What interesting lessons we have had lately! It seems as though we are back in school studying world history again. The little details about the Roman occupation of the Middle East, the intrigues between the rulers of the empire and the story from Josephus about the Roman soldier who “exposed” himself as a way of showing his contempt for the Jews, have been fascinating. I don’t remember any of this from my world history classes. These “little details” have helped me see more clearly how God is moving through human events and uses what happens in “our world” to further His will.
I was struck by some of the statements in the commentary which spoke about “freedom” this week. For example, on page 86 in the middle of the page, “Paul came to a Roman city that proudly thought itself free and, by the power of Christ, he offered liberation from sin and death to that very city”, and the very last line on page 86, “True liberation comes through the Redemption won by Jesus Christ for all humanity.” Then there was a longer paragraph from a writing of Pope Benedict. I loved the line which read, “Freedom without truth cannot be true freedom…”
Perhaps it is appropriate to share a little of my own history, as we are discussing history in our lessons – I had been away from the Church for many years; the reasons are not important. One night near the end of that self-imposed wandering, I dreamt that I had been to a party, although I didn’t see anyone else who was invited; I just knew there were other people present. The room was very bright and white, and standing near one wall was a figure I knew to be Jesus. In my mind I heard the words, “In Jesus there is freedom”. When I awoke the following morning and remembered the dream, I was puzzled by it. Since I often read the Bible before going to sleep, I thought the line which I had heard in my dream might have been something I had read previously. I spent some days searching through the Bible for that particular line, but did not find it. I decided then that it was time to return to the faith of my youth. I have since realized and been thankful that the Good Shepherd had come to me in my dream to find and save His lost lamb.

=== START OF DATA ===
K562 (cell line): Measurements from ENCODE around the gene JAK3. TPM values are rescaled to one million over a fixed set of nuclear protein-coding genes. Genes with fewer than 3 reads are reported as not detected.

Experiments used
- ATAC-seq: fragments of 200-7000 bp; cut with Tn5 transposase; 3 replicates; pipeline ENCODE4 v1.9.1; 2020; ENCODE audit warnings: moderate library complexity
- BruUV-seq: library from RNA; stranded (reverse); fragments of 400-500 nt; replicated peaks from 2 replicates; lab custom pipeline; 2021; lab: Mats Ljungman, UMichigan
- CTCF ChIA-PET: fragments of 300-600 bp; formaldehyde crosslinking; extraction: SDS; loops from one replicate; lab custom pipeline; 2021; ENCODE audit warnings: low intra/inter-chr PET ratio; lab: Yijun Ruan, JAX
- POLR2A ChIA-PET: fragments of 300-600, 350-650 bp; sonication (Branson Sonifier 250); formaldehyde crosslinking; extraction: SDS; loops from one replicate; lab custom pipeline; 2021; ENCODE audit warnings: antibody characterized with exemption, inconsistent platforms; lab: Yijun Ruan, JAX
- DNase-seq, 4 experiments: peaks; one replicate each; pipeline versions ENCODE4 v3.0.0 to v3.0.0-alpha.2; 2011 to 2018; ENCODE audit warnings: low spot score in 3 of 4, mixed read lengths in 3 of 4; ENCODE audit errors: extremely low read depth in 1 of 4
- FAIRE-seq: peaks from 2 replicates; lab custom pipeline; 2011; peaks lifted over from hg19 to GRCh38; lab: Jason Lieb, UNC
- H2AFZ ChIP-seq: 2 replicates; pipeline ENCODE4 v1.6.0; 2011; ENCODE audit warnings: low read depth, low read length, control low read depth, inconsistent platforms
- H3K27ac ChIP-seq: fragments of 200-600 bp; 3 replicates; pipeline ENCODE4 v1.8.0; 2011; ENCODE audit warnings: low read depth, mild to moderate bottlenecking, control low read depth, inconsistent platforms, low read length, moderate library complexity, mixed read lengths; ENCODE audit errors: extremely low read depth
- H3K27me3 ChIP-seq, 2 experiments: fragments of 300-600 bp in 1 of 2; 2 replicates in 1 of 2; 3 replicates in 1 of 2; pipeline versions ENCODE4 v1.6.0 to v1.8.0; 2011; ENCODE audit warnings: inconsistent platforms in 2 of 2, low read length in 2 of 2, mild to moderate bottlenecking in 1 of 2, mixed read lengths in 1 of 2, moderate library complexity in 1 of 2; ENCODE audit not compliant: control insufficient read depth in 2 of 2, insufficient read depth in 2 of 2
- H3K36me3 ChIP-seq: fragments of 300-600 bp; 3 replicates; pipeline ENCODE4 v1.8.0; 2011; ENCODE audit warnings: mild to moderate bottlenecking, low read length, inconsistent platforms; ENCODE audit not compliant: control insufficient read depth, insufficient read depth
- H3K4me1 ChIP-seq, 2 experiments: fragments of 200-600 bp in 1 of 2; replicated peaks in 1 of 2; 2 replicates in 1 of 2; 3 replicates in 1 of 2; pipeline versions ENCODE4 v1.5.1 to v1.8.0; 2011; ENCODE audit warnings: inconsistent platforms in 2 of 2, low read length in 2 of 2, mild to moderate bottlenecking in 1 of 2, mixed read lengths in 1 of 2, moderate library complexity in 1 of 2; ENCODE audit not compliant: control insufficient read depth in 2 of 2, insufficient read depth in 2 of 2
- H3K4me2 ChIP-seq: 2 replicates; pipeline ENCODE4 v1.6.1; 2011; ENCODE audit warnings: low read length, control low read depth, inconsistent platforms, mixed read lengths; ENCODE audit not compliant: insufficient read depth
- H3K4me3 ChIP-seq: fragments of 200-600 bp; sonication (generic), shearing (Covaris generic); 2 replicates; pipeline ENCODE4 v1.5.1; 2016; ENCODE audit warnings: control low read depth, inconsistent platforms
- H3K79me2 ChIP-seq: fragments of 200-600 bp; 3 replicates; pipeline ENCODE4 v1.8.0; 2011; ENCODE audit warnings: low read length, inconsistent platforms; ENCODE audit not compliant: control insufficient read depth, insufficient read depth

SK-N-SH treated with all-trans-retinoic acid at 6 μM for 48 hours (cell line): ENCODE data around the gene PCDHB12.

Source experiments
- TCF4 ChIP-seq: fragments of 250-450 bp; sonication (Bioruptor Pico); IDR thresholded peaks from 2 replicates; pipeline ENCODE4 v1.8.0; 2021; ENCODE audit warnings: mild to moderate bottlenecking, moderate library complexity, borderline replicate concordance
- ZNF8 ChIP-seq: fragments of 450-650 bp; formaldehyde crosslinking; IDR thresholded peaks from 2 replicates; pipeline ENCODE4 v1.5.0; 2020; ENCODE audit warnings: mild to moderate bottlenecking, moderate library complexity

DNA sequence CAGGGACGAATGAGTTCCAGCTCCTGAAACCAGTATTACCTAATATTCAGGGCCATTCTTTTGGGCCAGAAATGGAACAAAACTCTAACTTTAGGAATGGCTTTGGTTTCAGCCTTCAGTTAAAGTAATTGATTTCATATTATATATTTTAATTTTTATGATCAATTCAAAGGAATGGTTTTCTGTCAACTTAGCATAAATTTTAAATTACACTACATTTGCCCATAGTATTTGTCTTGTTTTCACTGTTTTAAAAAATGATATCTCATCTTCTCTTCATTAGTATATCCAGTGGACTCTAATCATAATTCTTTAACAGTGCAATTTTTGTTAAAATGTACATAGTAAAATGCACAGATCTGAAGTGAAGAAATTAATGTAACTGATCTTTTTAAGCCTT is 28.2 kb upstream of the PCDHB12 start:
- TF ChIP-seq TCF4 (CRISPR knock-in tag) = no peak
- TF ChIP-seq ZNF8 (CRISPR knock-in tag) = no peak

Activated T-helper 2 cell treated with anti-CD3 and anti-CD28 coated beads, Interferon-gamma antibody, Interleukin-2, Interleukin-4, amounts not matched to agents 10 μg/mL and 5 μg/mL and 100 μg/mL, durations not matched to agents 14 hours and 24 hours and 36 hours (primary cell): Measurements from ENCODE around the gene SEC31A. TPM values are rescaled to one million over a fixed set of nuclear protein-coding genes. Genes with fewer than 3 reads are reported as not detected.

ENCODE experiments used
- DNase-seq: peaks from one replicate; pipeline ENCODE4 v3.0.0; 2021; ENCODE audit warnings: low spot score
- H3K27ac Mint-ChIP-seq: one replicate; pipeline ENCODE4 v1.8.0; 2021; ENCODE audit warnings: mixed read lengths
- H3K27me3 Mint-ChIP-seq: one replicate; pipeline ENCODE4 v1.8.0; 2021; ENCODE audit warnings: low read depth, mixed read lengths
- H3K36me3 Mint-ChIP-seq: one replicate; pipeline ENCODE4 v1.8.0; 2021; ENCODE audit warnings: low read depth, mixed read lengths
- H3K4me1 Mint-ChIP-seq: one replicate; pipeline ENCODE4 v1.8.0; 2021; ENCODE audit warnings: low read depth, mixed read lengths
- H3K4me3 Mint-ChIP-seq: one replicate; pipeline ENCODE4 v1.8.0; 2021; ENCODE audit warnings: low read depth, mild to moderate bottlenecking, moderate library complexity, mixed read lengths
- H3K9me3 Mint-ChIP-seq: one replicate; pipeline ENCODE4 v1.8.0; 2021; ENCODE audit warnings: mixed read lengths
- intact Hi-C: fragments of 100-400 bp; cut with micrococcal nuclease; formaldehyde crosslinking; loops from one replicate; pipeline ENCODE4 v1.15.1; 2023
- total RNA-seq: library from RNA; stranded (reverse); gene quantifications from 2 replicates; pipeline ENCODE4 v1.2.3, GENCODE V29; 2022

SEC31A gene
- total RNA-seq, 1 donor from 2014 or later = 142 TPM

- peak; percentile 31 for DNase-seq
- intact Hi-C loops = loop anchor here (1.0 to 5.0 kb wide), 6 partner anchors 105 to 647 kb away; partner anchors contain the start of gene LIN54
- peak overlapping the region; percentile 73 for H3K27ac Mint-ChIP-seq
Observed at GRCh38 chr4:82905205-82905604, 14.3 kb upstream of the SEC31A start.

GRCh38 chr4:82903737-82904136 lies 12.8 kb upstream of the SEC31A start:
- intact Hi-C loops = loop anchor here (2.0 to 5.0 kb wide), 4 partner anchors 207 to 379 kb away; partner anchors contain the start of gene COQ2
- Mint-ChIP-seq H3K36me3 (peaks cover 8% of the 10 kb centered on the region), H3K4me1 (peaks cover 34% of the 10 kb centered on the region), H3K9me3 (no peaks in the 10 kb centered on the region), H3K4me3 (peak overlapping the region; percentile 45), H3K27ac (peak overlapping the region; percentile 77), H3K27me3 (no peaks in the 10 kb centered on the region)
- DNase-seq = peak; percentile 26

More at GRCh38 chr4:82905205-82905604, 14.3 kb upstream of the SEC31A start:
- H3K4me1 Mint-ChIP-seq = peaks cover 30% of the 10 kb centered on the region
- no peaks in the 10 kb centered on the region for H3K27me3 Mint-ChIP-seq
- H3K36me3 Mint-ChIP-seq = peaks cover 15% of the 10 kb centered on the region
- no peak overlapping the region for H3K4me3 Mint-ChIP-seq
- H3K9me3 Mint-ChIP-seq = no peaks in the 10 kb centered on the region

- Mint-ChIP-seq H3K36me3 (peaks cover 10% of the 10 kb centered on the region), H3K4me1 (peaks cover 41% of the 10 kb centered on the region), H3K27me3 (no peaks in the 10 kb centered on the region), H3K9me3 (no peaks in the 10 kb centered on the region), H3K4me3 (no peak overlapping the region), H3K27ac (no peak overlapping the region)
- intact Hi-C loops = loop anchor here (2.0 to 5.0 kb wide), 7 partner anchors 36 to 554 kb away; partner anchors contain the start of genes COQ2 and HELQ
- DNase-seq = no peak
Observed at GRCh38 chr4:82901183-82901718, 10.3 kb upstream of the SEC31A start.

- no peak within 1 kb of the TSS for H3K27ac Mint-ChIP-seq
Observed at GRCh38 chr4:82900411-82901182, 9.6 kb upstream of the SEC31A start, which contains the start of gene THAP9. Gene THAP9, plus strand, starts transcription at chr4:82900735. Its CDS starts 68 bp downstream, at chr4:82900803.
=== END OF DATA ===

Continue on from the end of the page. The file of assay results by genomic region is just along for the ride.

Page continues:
Over the years I have continued to reflect on those words from the dream – “in Jesus there is freedom”. The lesson this week has given me even more to ponder and perhaps even a fuller answer to what the words meant. I consulted the Catechism, and this is some of what I found.
There is an entire section in the Catechism on man’s freedom starting with #1730 through #1748. If you have time, you might enjoy reading these paragraphs.
1730 God created man a rational being, conferring on him the dignity of a person who can initiate and control his own actions.
1731 Freedom is the power, rooted in reason and will, to act or not to act…so to perform deliberate actions on one’s own responsibility. By free will one shapes one’s own life.
1739 By refusing God’s plan of love, man deceived himself and became a slave to sin…From the outset, human history attests the wretchedness and oppression born of the human heart in consequence of the abuse of freedom.
1748, “For freedom Christ has set us free” (Gal 5:1).
By returning to the Church, by receiving the sacraments regularly, Christ has set me free – free to do what is good, what is natural, what will help me grow and thrive as a person. Being free means being connected to Jesus, because He is the Truth. As Pope Benedict taught us — without truth we cannot be free, no matter what choices we are able to make or what places we are able to go. To be truly free a person must be in relationship with God.
Karen and I hope that you enjoy this lesson and that you will return to share your studies with us next Tuesday. Remember you may call us if you have a problem with the lesson or just want to talk.
You will receive another reflection next week from Karen and then no more until after the Christmas holidays.
God bless you all,
Karen and Franciene